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Earlier I mentioned that Sandstone Canyon was one of the most photographed locations in the park - well this is the most visited and photographed location: Fonts Point. "Fonts Point provides a spectacular 270 degree view of the badlands that surround it below. The badlands are especially impressive when as the sun rises from the east and sheds its light on the creases and crevices of barren landscape below." Next time I visit I plan to watch the sun rise, and set, at this very location. As I stood on the edge of the point I was speechless - it felt as if time stood still as I looked hundreds of feet below to the badlands.
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Here is an example of a 25+ foot mud wall that recently collapsed blocking the trail. After scouting the nearby area I located a safe go around. A day or two earlier, I encountered a massive chunk of a mud or rock wall that was larger than my vehicle and had broken off to block the trail. I guess the moral of the story is be prepared for the unexpected when passing trough areas such as this. A fallen tree or washed out shelf road back east is one thing, but mud slides and vehicle sized rocks blocking the trail are somewhat new to me.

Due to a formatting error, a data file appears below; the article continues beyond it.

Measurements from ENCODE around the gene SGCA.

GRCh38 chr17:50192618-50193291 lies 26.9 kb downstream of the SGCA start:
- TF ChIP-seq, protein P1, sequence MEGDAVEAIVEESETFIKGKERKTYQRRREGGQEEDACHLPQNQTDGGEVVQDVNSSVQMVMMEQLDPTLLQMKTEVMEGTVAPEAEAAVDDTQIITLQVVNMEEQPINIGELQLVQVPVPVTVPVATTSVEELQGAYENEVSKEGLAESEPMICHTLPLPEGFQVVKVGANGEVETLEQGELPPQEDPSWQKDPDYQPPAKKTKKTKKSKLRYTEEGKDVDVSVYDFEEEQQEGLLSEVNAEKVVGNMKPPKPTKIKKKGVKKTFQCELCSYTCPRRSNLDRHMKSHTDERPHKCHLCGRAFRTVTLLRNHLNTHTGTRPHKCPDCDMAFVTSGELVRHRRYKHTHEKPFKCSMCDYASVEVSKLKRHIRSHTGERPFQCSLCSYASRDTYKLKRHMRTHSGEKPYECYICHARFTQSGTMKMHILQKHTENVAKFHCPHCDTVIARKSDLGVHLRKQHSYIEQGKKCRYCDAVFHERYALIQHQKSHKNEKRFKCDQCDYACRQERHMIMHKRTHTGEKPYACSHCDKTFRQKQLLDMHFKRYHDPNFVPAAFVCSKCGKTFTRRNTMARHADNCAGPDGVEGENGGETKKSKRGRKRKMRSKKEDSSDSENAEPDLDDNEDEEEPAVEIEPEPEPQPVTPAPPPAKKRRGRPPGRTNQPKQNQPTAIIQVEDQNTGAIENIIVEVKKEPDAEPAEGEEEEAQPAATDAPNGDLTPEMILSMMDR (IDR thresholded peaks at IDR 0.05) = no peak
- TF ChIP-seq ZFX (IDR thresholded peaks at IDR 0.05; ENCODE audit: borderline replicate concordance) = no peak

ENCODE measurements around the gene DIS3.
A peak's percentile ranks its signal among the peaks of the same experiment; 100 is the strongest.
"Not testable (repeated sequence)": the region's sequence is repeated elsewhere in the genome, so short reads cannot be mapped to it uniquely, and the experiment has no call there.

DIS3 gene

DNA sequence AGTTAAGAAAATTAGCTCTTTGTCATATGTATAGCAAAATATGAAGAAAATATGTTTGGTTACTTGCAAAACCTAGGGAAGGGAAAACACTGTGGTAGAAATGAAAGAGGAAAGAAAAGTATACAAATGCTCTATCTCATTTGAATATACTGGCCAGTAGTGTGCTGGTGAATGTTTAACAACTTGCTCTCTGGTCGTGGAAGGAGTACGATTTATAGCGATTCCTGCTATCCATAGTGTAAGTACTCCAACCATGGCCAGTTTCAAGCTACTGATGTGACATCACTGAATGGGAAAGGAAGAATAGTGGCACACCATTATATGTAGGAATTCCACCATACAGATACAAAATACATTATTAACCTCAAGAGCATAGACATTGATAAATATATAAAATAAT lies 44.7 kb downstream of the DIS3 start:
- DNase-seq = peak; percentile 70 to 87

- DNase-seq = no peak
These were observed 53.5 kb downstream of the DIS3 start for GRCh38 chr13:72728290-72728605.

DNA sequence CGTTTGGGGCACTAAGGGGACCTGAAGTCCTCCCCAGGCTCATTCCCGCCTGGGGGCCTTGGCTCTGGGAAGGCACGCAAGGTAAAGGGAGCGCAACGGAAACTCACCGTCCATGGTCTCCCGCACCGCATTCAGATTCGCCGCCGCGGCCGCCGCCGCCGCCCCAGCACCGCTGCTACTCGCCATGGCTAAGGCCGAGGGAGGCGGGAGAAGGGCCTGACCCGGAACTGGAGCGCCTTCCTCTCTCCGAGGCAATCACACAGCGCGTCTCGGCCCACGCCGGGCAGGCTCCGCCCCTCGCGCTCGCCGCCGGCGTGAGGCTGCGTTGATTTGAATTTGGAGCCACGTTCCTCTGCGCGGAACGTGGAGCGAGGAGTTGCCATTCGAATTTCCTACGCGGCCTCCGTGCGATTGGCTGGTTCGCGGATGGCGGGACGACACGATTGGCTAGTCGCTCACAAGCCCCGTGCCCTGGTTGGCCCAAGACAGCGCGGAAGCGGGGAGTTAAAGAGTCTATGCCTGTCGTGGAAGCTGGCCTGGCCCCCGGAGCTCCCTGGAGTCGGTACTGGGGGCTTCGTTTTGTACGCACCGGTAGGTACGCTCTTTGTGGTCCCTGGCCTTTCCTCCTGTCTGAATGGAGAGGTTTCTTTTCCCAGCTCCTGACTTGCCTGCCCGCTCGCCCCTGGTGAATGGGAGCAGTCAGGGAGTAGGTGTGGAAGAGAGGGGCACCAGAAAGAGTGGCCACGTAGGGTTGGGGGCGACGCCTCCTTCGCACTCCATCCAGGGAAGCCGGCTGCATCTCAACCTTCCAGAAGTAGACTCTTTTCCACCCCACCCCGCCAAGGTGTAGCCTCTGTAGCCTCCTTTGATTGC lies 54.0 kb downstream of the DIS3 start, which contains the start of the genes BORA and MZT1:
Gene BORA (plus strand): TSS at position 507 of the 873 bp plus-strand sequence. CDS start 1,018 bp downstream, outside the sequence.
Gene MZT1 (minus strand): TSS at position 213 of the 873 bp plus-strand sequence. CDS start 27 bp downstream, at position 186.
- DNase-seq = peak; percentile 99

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I figured I would save the money shot for the final picture in this report. This is me squeezing through an obstacle in Sandstone Canyon. Prior to attempting this I performed research and found many pictures and videos of Jeep and Toyotas passing through but I was unable to find any example of a full sized rig with a camper making it through. Yes, I it was necessary to fold my mirrors in for a bit and no, I was not able to open my doors more than a few inches once I was in there. After this picture was posted at another location, I discovered that there was another driver in a full size rig with a camper who has also squeezed through a year ago - I only wish I had know that going in since I would have felt a bit better knowing someone else has already successfully navigated this obstacle. Nonetheless, this was fun but I just can't express how much of a good time the overall adventure was. Happy trails!